Over the last two days periods of heavy snow and strong winds have created storm slabs in the mid and upper elevations of our forecast zone. The size of these slabs depends on precipitation totals and proximity to coastal areas. Portage Valley and Girdwood have received the highest amounts of precipitation and storm slabs could range from 2-3+’ in these zones. In Turnagain Pass where less snow has fallen storm slabs are expected to range from 8-16” thick. Strong Easterly ridgetop winds have been loading leeward features including a gust to 98 mph at Sunburst Wx station at 6am. Strong Easterly winds are expected to decrease to Moderate and precipitation is also expected to back off. The avalanche danger in Turnagain may decrease to CONSIDERABLE as winds decrease. If you head to an area that received less snowfall please keep in mind that triggering slab today could still be large enough to bury or kill a person. This new snow has fallen on a widespread weak layer of surface hoar that is sitting on a hard bed surface in many places. Signs of avalanche activity, shooting cracks and collapsing are expected today and will be reminders to avoid avalanche terrain. Be aware – another storm will impact our region overnight with up to another 1.0” of snow water equivalent (~12” of snow) expected for Turnagian and higher amounts in Girdwood and Portage.
Shooting cracks and small skier triggered storms were observed yesterday on Tincan.
A crust bed-surface exists to 2500′ and buried surface hoar to ridgetops is also sitting under all of this new snow. This is a bad set-up for new snow to be falling on.
Below 2000’ where rain and wet snow have been falling the last two days natural wet loose avalanche are possible today. This avalanche hazard is most concerning in Portage Valley where a natural avalanches from above could run to valley bottoms in steep channeled terrain. Avoiding areas like Byron Glacier trail is recommended.
South of Turnagain – Johnson Pass/Summit Lake zone: A poor snowpack structure exists in these areas. Multiple mid-pack weak layers of facets and buried surface hoar have been found as well as a facet/crust combination in the bottom of the snowpack. Strong winds, rising temperatures and a few inches of snow over the last two days has added stress to older layers in this zone. The possibility of triggering a slab deeper in the snowpack is the primary concern in this area and a person’s weight may be enough to tip the balance. Look for signs of instability and snow and terrain carefully.
Yesterday: Above freezing temperatures caused precipitation to fall as rain below 1000′. A mix of rain and snow was observed below 1500′ in Turnagian Pass. Girdwood and Portage received the highest precipitation totals with Girdwood at 1.16 € SWE and Portage at 2.37 € SWE in 24 hours. Turnagain Pass DOT lot recorded 0.6 € slightly higher than the Turnagain Pass Snotel at 0.4 € SWE. Strong Easterly ridgetop winds in the yesterday morning decreased to Moderate for most of the daylight hours. Overnight Easterly ridgetop winds increased to strong averaging 30-60mph’s with a few gusts in the 90mph’s. Temperatures at sea level reached 40F’s overnight. Rain/snow line may have reached 2000′.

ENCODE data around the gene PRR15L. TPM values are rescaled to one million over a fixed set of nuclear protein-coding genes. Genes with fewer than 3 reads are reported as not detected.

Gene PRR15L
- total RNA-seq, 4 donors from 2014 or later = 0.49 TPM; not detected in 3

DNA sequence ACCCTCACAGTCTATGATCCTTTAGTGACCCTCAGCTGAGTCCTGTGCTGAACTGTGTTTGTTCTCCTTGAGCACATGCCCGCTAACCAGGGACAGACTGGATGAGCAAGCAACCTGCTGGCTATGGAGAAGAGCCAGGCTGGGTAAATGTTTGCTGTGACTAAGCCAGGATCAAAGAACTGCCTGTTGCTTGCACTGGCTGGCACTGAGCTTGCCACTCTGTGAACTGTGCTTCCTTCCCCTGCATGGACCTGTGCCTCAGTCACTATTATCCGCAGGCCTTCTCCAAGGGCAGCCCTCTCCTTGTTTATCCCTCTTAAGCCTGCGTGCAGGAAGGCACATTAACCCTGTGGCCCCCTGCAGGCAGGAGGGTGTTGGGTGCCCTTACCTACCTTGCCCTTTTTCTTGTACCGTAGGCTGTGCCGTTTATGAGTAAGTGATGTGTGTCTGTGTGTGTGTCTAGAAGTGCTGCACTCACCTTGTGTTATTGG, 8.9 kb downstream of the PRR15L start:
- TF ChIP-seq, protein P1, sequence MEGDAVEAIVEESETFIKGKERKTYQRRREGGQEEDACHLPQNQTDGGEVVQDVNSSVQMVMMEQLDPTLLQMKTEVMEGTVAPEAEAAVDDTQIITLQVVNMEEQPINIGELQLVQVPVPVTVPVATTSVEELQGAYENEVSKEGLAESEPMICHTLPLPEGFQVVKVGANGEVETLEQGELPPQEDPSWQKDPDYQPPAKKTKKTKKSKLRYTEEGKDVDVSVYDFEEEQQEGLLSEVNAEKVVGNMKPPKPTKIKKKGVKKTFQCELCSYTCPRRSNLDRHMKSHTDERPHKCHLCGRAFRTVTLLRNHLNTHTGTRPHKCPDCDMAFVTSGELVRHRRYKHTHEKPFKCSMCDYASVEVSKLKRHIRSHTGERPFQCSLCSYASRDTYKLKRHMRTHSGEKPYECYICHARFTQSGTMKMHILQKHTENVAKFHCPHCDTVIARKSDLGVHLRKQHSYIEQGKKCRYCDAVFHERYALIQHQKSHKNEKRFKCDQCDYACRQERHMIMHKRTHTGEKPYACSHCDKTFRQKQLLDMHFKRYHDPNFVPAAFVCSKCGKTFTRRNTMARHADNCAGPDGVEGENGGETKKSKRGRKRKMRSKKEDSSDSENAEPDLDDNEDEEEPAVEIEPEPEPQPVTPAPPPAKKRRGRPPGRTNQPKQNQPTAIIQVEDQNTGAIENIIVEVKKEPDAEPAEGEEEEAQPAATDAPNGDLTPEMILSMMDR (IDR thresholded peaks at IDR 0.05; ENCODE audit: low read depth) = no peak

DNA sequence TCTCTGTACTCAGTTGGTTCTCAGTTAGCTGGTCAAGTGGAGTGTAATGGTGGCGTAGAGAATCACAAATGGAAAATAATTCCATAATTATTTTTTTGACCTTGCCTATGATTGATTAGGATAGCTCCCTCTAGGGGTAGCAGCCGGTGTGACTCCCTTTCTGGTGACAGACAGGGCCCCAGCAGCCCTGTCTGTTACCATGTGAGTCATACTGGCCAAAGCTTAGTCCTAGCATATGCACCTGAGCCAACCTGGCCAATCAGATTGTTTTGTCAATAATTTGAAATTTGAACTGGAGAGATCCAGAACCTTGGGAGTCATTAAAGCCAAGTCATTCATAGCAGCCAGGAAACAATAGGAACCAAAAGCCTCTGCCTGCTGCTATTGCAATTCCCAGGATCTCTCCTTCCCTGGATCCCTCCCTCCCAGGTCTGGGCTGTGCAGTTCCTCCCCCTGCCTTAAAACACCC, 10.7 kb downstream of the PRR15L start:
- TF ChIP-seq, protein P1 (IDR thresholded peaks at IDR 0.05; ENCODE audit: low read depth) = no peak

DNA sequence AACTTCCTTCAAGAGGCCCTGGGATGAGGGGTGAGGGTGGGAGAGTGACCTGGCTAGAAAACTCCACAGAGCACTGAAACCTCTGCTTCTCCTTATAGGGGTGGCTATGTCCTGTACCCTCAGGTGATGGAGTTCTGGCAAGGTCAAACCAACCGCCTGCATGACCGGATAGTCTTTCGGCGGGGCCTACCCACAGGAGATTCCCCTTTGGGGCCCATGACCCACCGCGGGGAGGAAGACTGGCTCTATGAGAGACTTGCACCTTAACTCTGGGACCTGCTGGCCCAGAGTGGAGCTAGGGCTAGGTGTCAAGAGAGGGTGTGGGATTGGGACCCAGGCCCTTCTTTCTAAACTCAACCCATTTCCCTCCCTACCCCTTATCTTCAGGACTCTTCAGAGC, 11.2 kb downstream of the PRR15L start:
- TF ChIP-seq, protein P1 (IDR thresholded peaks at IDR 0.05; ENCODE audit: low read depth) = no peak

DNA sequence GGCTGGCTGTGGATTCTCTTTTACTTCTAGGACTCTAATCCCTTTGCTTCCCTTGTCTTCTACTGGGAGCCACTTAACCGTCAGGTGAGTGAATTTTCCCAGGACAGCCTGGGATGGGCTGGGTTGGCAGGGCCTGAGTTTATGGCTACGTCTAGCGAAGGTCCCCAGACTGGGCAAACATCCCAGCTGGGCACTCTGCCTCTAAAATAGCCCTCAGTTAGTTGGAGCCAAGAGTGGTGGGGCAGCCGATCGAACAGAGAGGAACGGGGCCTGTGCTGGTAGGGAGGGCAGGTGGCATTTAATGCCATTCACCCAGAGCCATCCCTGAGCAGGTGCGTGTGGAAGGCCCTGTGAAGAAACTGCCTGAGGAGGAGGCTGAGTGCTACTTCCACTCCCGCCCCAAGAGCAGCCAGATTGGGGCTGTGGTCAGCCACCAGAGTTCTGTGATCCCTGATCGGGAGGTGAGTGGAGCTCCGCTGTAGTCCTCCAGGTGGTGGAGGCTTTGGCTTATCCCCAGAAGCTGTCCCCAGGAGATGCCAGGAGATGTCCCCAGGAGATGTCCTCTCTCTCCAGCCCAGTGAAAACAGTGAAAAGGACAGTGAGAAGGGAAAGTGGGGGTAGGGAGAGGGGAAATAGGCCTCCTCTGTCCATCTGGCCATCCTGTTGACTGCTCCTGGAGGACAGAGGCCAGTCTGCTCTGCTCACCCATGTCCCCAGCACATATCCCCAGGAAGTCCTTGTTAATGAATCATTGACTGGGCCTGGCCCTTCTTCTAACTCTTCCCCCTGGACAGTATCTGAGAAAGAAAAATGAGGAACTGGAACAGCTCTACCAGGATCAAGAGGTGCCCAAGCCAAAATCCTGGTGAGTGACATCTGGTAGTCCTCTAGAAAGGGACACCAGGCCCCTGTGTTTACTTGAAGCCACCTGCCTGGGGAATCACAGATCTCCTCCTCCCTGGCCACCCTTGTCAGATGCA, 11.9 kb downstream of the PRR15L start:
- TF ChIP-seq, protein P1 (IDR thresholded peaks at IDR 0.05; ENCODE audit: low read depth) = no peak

Today: Expect temperatures to remain around 40F at sea level and mid 30F’s at 1000′. Rain/snow line may reach 2500′. Strong winds are expected to decrease this morning to Moderate for most of the day. Tonight another storm is lined up to impact our region. Expect another round of warm temps, heavy rain and strong winds overnight.
Tomorrow: Another low-pressure system will move through our region with heavy rain expected through the morning at lower elevations. Rain/snowline is expected to be around 2500′ which means heavy snow in the upper elevations. This storm will see another round of strong Easterly winds, but winds are expected to decrease in the afternoon as the storm front passes.
*Seattle Ridge weather station was heavily rimed and the anemometer (wind sensor) was destroyed. We are currently working to replace it.
|Temp Avg (F)||Snow (in)||Water (in)||Snow Depth (in)|
|Center Ridge (1880′)||34||3||0.4||53|
|Summit Lake (1400′)||36||rain||0.1||20|
|Alyeska Mid (1700′)||33||3″ wet snow||1.16||40|
|Temp Avg (F)||Wind Dir||Wind Avg (mph)||Wind Gust (mph)|
|Seattle Ridge (2400′)||30||*N/A||*N/A||*N/A|
|12/10/19||Turnagain||Avalanche: Tincan and Sunburst from the air||CNFAIC Staff|
|12/10/19||Turnagain||Observation: Tincan||Nancy Pfeiffer|
|12/08/19||Turnagain||Avalanche: Tincan||Ryan Van Luit Forecaster|
|12/06/19||Turnagain||Avalanche: Sunburst||Billy Finley|
|12/04/19||Turnagain||Observation: Sunburst||A.Johnston-Bloom/ W.Wagner/ R.Van Luit Forecaster|
|12/03/19||Turnagain||Observation: Hippy Bowl||Nick Langowski|
|12/01/19||Turnagain||Observation: Tincan, All elevations||Eric Roberts|
|12/01/19||Turnagain||Observation: Tincan||Andy Moderow|
|11/30/19||Turnagain||Observation: Tincan Treeline Plateau/ Common Bowl/ Ridge||Eric Roberts|
|11/29/19||Turnagain||Observation: Sunburst Ob #2||Aleph Johnston-Bloom Forecaster|
Status of riding areas across the Chugach NF is managed by the Glacier and Seward Ranger Districts, not avalanche center staff. Riding area information is posted as a public service to our users and updated based on snow depth and snow density to prevent resource damage at trailhead locations. Riding area questions contact: firstname.lastname@example.org
|Area||Status||Weather & Riding Conditions|
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